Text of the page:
Monday, August 15, 2011


You may find this book hard to come by, but if you are in heritage education the quest to get Shipwreck by Claire Aston with illustrations by Peter Dennis will well be worth your trouble. The book follows a Spanish shipwreck from construction to its demise, rediscovery, and ultimate ending of a maritime heritage museum. Let’s
crack it open for a closer look.

First, I LOVE that the book begins where maritime research begins: boat construction. Before you have a shipwreck, you have to have a ship. And to understand what kind of ship you have, you must understand ship construction and diagnostic markers of the craft. In classrooms I point out the parts of the ship archaeologists will be more likely to come across: planks, frames, keel if they’re lucky.

The ship is loaded, sets out and is attacked by pirates. Okay, okay, I know what you’re thinking…you had me until pirates.  I use the images as an opportunity to show how the material culture is the same between the two sides of the battle. How could an archaeologist ever know if they have evidence of a pirate? What are the ways shipwrecks can be identified down to the vessel name?

My second favorite illustration that sets this book apart--they included the salvaging of gold and cargo in historic times. A great real life example to use is the Urca de Lima (see below right).  After the vessel was grounded in a storm in 1715, the Spanish returned to burn the hull and recover cargo, including a private chest of silver.  Part of debunking the idea that all shipwrecks have treasure is to demonstrate the wide array of use of ships and to point out that treasure precious enough for us to recover in our own time was certainly worth it to the Spanish to recover back then.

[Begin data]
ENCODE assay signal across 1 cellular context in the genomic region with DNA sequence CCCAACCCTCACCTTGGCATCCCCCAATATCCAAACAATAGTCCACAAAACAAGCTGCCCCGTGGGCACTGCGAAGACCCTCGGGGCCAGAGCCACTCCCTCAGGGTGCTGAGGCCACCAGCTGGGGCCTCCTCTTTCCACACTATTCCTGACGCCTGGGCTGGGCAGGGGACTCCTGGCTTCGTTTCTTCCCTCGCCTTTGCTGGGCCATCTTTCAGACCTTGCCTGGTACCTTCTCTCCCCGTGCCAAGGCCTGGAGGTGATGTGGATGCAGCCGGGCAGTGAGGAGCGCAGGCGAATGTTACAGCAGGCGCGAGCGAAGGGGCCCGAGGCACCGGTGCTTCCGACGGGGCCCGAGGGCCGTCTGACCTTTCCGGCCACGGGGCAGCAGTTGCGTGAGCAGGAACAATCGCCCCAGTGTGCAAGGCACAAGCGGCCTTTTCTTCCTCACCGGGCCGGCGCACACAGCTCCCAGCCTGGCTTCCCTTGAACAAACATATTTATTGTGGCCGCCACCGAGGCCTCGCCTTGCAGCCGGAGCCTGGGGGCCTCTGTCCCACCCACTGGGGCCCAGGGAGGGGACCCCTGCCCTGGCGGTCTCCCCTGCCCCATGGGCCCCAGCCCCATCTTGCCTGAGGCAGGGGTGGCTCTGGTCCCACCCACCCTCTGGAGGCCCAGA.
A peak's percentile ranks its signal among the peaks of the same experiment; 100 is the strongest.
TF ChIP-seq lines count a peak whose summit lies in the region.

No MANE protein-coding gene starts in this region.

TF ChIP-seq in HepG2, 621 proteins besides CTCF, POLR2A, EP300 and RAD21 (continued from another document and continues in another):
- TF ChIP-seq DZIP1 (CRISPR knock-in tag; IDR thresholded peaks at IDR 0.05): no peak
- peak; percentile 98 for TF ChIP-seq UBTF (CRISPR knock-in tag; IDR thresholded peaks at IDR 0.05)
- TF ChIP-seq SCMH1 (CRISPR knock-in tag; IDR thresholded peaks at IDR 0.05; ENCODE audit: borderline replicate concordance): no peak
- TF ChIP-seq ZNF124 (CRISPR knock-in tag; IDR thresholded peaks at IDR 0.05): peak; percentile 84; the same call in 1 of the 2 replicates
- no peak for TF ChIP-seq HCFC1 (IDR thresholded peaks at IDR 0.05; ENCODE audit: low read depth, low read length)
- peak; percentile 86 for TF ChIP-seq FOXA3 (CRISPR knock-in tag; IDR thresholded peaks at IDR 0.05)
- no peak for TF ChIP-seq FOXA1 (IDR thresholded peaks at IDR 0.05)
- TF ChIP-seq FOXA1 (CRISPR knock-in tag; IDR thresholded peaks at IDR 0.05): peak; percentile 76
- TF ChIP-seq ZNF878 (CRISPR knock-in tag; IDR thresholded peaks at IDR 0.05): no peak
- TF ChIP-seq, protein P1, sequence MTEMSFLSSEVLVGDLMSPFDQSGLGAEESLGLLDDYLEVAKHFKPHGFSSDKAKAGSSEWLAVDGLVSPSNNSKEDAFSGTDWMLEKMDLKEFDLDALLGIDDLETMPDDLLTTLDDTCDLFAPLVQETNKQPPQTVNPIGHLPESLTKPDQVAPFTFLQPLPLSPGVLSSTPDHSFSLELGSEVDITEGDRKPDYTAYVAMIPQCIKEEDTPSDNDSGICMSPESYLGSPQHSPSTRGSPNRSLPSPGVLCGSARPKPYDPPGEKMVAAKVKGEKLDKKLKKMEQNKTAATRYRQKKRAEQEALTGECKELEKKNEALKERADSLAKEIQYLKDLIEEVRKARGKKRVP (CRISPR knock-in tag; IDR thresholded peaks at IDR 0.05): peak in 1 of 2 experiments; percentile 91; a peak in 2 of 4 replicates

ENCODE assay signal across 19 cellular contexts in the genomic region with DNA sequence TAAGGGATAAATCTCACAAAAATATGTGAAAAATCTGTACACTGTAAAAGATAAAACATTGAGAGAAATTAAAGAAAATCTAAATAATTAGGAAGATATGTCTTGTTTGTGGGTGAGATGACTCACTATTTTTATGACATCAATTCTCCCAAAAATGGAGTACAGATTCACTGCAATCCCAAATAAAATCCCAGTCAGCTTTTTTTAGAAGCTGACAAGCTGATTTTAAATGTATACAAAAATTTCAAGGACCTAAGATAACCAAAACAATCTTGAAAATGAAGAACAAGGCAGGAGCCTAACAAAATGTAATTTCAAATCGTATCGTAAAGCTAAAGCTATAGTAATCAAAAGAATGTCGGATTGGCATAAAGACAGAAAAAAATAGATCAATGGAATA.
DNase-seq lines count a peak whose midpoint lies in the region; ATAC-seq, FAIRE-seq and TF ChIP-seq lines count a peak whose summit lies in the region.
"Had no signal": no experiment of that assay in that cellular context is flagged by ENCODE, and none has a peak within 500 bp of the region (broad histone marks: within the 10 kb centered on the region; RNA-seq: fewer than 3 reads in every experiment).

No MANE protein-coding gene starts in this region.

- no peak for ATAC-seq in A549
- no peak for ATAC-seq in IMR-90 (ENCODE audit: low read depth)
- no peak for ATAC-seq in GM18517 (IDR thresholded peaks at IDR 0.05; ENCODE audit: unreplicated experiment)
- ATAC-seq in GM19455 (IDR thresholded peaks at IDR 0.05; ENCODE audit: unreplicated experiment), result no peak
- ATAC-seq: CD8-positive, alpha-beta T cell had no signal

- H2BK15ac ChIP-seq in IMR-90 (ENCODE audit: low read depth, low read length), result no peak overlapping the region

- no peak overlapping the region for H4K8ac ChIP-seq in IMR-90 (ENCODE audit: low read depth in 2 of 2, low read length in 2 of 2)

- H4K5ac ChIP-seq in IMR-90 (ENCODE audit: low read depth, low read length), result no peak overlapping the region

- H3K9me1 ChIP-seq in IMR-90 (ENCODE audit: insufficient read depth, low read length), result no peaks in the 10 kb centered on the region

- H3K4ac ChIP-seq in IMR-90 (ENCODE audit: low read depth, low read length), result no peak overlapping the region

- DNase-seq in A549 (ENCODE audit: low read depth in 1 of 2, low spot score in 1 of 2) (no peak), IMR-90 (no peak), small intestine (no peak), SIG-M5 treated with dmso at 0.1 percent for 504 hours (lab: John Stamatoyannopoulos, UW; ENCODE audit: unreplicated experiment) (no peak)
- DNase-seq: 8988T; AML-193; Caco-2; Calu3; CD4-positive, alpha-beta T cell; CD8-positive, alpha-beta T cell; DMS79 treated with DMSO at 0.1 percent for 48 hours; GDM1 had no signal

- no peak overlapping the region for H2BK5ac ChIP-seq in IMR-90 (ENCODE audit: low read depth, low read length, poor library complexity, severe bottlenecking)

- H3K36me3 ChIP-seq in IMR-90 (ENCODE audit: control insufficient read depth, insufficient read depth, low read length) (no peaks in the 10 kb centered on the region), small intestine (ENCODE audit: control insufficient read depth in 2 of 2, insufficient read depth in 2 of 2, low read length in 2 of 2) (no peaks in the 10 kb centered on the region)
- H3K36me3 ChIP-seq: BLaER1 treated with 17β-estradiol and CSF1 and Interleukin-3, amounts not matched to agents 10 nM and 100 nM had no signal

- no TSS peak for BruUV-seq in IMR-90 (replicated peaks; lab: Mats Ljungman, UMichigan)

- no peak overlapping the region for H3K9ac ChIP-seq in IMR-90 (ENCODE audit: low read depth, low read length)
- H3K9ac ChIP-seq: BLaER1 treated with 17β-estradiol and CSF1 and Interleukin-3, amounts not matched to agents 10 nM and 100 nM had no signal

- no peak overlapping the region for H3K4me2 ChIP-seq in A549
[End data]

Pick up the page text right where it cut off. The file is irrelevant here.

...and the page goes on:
This shipwreck story has an unbelievably happy ending. It is rediscovered by sport divers and eventually an archaeological unit is brought in to properly excavate the site. Information from the wreck is used to create a replica and outdoor museum where the public can go and learn about the history of the ship and those who worked on board. There’s only a handful of wrecks that have experienced such a success. The Vasa and King Henry XIII's Mary Rose come to mind. But this is the goal--to discover and share significant sites with the public.

The book is comparable to Discovery Kids' series that includes A Street Through Time, A City Through Time, and A Port Through Time.  They’re all good for showing change in landscapes over time but lack the archaeological component in Shipwreck.  In the credits Dr. Lucy Blue at the Centre for Maritime Archaeology is cited as the consultant.  The information presumably gain from Dr. Blue comes through in both the text and illustration.

Beautiful illustrations by Peter Dennis.

Shipwreck [Fast Forward (Barron's)] 2001 by Claire Aston and Peter Dennis.

There are 6 (SIX) available on Amazon or you can look around for a used copy.


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